Court stops NYSC from issuing disclaimers on Mbah’s discharge certificate

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Justice Inyang Ekwo of a Federal High Court in Abuja has restrained the National Youth Service Corps (NYSC) and its Director, Corps Certification, Ibrahim Muhammad, from issuing, publishing or continued to issue, publish disclaimer against the NYSC certificate of national service, issued to the Governor-elect of Enugu State, Mr Peter Mbah.

The service had issued several disclaimer that the discharge certificate paraded by Mbah was not issued by the Corps.

The order was sequel to an ex parte application by Mbah filed on May 4, and argued by his lawyer, Emeka Ozoani (SAN).

According to Ozoani, the application was brought pursuant to Section 13(1) & (2) of the Federal High Court Act Cap F12, Vol. 6, Law of Federation of Nigeria, 2004, and Order 26 Rule 6(1) of the Federal High Court (Civil Procedure) Rules 2019.

After hearing Mbah’s counsel, Justice Ekwo granted prayer one on the motion paper for “An order of interim injunction restraining the defendants and respondents whether by themselves, their directors, officers, servants, legal representatives, counsel or any other person or persons howsoever described and connected, from issuing, publishing or continued to issue, publish disclaimer to the effect that the NYSC certificate of National Service dated 6th January, 2003, certificate No. A.808297 issued to the plaintiff Barrister Mbah Peter Ndubuisi, in accordance with Section 11 of the National Youth Service Corps Decree No. 51 of 1993 was not issued by the National Youth Service Corps pending the hearing and determination of the motion on notice for interlocutory injunction filed in this suit”.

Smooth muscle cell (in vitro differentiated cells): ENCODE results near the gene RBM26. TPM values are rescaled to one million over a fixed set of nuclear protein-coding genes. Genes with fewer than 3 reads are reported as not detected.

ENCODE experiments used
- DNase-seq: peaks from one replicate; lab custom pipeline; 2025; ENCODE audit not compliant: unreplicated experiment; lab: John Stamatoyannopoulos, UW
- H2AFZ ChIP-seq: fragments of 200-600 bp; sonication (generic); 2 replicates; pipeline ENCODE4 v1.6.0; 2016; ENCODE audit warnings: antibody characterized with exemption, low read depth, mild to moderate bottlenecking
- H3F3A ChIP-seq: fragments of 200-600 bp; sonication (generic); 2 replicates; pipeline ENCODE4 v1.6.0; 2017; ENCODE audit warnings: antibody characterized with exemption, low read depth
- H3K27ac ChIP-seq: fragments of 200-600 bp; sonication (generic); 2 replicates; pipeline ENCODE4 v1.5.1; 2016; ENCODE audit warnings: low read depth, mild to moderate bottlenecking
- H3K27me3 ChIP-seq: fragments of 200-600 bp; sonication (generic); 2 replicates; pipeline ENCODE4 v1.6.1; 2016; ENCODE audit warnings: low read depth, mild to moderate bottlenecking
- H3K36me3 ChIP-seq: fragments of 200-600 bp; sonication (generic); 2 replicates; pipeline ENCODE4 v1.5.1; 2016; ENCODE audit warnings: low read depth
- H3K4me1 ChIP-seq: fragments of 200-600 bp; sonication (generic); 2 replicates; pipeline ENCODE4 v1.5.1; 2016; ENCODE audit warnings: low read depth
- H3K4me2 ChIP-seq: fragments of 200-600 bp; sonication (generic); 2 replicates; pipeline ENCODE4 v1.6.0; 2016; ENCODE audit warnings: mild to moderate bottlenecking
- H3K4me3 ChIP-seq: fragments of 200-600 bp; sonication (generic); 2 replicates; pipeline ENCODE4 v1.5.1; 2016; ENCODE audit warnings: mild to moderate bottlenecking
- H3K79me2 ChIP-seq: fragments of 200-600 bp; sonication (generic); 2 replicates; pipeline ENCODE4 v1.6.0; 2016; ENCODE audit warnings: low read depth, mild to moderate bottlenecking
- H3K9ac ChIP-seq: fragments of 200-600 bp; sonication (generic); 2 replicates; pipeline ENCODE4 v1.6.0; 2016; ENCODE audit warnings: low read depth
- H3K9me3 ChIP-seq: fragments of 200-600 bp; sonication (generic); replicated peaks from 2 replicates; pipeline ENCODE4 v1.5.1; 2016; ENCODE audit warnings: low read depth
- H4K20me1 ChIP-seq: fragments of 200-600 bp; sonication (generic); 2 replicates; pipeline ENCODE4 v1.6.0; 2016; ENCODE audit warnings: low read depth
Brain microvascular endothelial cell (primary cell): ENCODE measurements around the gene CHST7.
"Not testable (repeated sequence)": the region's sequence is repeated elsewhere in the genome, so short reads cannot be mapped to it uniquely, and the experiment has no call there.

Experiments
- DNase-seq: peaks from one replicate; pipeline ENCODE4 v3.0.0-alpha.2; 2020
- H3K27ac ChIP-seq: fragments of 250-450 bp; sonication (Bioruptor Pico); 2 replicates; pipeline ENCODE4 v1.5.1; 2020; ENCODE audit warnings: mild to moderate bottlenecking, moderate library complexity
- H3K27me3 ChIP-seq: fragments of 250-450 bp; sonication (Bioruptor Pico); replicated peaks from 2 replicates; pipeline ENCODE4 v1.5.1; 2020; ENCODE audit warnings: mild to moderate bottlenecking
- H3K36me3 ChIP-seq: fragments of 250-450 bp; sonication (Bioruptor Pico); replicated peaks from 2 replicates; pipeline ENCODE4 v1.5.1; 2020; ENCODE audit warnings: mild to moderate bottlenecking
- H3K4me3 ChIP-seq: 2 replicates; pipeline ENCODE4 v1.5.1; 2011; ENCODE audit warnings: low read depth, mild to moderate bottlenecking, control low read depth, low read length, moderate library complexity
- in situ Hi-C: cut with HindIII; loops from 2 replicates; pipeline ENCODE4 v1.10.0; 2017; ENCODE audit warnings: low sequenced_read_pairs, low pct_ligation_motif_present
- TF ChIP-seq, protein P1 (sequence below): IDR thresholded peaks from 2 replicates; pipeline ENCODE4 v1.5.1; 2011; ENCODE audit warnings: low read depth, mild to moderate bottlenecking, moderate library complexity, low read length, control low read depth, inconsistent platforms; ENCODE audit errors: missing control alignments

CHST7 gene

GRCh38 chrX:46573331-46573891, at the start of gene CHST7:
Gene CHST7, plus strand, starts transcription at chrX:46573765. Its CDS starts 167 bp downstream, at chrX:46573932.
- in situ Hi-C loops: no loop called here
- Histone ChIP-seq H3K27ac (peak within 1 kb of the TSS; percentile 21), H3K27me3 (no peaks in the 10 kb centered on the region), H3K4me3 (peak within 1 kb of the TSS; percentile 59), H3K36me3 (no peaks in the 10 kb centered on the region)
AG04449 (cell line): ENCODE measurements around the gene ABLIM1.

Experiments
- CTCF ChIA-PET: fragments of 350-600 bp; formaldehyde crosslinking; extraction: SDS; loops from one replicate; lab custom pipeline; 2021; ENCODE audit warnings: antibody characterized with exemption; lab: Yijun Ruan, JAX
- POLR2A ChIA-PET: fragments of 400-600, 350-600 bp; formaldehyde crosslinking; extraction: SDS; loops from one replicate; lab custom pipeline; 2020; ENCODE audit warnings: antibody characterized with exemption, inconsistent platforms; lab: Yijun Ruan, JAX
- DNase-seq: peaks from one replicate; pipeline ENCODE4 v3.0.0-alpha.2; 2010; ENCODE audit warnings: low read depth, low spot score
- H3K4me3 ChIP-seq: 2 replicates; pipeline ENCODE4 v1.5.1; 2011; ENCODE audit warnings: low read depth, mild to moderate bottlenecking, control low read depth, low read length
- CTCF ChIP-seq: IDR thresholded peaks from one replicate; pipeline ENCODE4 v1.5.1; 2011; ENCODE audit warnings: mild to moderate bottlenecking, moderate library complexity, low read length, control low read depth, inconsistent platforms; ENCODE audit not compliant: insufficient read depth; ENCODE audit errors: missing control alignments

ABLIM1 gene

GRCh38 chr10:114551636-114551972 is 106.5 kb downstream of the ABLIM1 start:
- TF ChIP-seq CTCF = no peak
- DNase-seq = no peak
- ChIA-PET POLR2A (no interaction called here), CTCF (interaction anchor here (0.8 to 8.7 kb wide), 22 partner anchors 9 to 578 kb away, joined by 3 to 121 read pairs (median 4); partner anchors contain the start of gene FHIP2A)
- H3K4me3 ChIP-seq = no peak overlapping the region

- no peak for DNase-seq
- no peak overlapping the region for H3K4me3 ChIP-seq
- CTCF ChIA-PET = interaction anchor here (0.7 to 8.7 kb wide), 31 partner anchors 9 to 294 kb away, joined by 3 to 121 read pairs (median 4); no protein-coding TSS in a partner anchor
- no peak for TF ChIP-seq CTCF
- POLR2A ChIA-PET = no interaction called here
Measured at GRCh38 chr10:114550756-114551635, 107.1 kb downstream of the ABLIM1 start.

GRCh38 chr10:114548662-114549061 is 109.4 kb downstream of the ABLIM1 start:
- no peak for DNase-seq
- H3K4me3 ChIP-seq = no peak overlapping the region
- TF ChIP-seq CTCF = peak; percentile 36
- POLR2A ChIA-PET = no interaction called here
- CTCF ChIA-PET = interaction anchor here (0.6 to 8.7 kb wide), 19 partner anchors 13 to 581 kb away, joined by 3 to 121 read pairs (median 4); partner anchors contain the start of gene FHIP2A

The trial judge ordered the applicant to serve the defendants with court processes within two days of the order, Thisday reports.

The motion ex parte was predicated on 10 grounds, which are as follows: “The plaintiff states that after graduating in Law from the University of East London in 2000, returned to Nigeria and as a pre-requisite to practise as Barrister and solicitor of the Supreme Court of Nigeria, applied and was admitted into the Bar part 1 programme of the Nigerian Law School.”

Mbah said upon completing the Bar Part 1 Exam, he had to wait for the Bar Part 2 programme, and was advised that instead of spending time idling around, he should proceed to the mandatory one year National Youth Service Corps programme.

The plaintiff said he was called up for the NYSC and was deployed initially in Nigerian Ports Authority, Apapa Quays for his primary assignment but was rejected by NPA, before securing the law firm of Ude & Associates.

“The plaintiff in the course of his service year and after six months of NYSC, applied and was admitted approval to defer the NYSC in order to enable him complete the Bar final exam.

“Thereafter, the plaintiff was re-mobilized to finish the NYSC programme, which he did complete,” he said.

Mbah averred that upon completion of the NYSC service, he was issued the certificate of National Service No. A.808297 dated 6th January, 2003.

Meanwhile, the judge ordered Mbah to serve the order and other courts processes including hearing notice on the respondents and adjourned to May 22.